Antonis Drakopoulos, University of Guthenburg

Curriculum Vitae

Antonis Drakopoulos, PhD

  • Education

10/2005 – 12/2011 - Diploma in Pharmacy - University of Athens, Greece
09/2012 -  License to practice
10/2012 – 11/2014 - M.Phil. in Synthetic Pharmaceutical Chemistry -University of Athens, Greece
12/2014 – 06/2020 - PhD in Chemical Biology -University of Würzburg, Germany

  • Experience

My first research project was done while I was a diploma student at the NCSR “Democritus”, Athens, Greece (10/2009 – 09/2010), where I worked on the synthesis of technetium and rhenium radiopharmaceutical coordination compounds. My M.Phil. thesis focused on the design, synthesis, and characterization of influenza antiviral aminoadamantane derivatives and in silico methods to study the mechanism of action of the M2 viral protein. Also, during my M.Phil. I was awarded an IKYDA 2013 exchange fellowship for a short research stay at the University of Düsseldorf, Germany.

My PhD focused on developing subtype-selective fluorescent probes for the study of opioid receptor oligomerization using Single Molecule Microscopy techniques. The project was an integrated part of the International Doctoral Program “Receptor Dynamics” funded by the Elite Network of Bavaria. I prepared, purified and characterised the probes in the group of Prof. M. Decker at the University of Würzburg, Germany, and performed cell cultures and microscopy assays in the group of Prof. D. Calebiro at the University of Birmingham, UK during a 4-month research stay abroad (23/07-01/12/2018). A poster describing part of this work was awarded a prize in the 6th EFMC Young Medicinal Chemist Symposium in 2019. After my doctoral promotion, I worked for NovaMechanics Ltd., based in Cyprus, as a computational chemist (07/01 – 30/09/2021), thus gaining experience in an industrial R&D environment. Moreover, through this position I participated in the MSCA-RISE program “EthnoHERBS” and did a 4-month secondment (19/05 – 19/09/2021) in the Department of Biology, University of Minho, Portugal, investigating natural products and plant extracts as prospective medicaments against skin disorders. In my free time, I enjoy playing guitar and baglamas, homebrewing beer, reading and discussing philosophy, and taking long walks with friends.

Development of traceless affinity tags for labelling Bruton’s Tyrosine Kinase

Protein kinases (PKs) are involved in many cellular functions, including proliferation, differentiation, migration, and host–pathogen interactions and are an important class of drug targets. Labelling of PKs inside living cells is of great importance in the characterisation of PK dynamics, mobility, and function. In this project, I will develop a novel labelling method for kinases based on ligand-directed affinity labelling principles. In this labelling method, a selective and ATP-competitive kinase inhibitor that binds to the target kinase is attached through a linker to a tag group that can covalently attach to a residue near the ATP binding site. This tag may be functionalised with any cargo (e.g. a fluorophore, ligands for proteolysis targeting chimaera [PROTAC], etc.) by click chemistry. Bruton’s tyrosine kinase (BTK) will serve as an initial showcase for this strategy, which should be applicable to many kinases. BTK is an emerging therapeutic target for several malignancies, including leukaemia and lymphoma.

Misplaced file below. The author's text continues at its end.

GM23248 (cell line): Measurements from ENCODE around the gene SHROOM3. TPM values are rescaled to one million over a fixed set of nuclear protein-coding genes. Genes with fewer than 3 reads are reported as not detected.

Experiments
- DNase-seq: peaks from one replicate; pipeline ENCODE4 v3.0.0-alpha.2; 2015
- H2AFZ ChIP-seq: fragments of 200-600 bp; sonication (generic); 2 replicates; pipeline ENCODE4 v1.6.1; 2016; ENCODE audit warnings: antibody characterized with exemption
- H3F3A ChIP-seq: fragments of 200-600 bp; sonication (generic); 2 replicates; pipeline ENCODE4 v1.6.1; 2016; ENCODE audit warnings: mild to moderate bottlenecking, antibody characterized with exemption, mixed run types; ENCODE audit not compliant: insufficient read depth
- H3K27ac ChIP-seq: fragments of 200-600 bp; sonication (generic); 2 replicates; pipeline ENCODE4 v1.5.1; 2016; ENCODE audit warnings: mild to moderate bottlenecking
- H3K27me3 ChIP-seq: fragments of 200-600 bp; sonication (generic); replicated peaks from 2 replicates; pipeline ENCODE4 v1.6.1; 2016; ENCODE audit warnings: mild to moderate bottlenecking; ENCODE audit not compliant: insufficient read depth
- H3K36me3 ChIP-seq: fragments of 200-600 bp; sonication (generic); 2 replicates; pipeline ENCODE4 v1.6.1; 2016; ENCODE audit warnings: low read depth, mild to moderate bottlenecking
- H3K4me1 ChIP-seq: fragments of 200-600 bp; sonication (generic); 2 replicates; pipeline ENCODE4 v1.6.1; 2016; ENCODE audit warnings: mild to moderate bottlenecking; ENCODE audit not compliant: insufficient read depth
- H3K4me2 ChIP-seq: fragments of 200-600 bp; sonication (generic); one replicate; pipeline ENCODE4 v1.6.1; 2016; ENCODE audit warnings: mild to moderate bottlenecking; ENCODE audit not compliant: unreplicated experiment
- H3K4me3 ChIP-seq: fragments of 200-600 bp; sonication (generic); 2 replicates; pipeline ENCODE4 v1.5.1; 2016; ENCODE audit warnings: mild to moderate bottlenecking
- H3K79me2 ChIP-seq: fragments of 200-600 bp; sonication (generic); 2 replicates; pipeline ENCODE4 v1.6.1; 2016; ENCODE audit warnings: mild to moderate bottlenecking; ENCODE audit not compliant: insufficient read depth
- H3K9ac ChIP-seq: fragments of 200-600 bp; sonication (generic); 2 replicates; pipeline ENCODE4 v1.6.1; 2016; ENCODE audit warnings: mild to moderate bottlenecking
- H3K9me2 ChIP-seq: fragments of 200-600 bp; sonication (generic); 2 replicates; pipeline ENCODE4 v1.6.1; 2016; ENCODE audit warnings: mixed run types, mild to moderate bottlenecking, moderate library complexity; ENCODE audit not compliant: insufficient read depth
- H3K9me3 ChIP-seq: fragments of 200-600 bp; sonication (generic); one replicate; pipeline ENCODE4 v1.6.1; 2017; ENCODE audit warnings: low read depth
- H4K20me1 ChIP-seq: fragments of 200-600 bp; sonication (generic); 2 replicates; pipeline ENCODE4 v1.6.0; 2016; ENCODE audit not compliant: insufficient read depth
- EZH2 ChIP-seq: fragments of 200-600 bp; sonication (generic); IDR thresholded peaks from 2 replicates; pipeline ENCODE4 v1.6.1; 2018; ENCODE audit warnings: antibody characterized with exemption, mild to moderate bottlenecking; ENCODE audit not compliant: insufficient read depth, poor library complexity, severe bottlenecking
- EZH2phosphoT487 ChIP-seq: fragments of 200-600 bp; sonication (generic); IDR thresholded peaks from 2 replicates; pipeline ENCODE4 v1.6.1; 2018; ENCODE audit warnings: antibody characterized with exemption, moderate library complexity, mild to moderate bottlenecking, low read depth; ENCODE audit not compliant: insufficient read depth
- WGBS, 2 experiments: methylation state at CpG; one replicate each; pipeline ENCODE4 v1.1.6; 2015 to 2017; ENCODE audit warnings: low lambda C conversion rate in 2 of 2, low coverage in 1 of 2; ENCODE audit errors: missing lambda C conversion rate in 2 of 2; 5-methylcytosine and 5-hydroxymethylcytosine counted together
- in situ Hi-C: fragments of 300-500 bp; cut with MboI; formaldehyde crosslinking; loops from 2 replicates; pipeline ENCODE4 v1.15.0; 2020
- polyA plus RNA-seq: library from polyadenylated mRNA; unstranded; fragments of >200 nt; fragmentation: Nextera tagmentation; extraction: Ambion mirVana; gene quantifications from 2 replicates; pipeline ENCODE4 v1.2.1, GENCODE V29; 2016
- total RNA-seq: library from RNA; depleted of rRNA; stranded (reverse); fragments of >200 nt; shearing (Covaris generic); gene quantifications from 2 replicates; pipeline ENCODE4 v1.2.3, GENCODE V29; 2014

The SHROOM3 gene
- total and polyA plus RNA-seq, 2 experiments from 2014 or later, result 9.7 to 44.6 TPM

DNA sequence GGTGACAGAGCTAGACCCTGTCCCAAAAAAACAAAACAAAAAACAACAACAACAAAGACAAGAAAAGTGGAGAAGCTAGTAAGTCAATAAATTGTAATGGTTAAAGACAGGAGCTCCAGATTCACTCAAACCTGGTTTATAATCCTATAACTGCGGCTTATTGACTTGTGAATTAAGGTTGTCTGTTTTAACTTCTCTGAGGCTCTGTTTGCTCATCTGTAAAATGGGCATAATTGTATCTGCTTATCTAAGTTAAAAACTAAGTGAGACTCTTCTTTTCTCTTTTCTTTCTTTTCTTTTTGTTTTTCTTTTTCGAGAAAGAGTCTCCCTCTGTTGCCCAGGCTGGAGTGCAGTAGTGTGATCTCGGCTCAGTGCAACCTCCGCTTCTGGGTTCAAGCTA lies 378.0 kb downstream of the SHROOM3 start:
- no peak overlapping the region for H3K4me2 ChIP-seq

By taking advantage of existing BTK inhibitor structure-activity relationships and trialling a variety of suitable 'inverted' warheads (electrophilic groups that will selectively react with a specific residue in the kinase), the tag is envisaged to be covalently attached to the enzyme, while the ligand that binds to the ATP binding site will be released and can diffuse away from the kinase. Thus, the kinase should remain enzymatically active after the labelling. Computational chemistry techniques will be employed to facilitate a rational probe design, including warhead reactivity, linker length as well as setting synthetic priorities. This work will be supported by an external secondment to AstraZeneca, for collaboration with world-leading computational chemists such as Dr. Peter Brandt. Synthesis, analysis, structure elucidation, testing, and validation of the probes will be conducted in the group of Prof. Morten Grøtli at the University of Gothenburg, Sweden who is an expert on kinase inhibitors.

Finally, the probes will be used to measure BTK levels in lung cancer cells and to investigate how BTK levels affect p53 status and tumour viability. This final part of the project includes an internal academic secondment in the group of Prof. Ana Janic at Pompeu Fabra University, Barcelona, Spain, a leading cancer expert.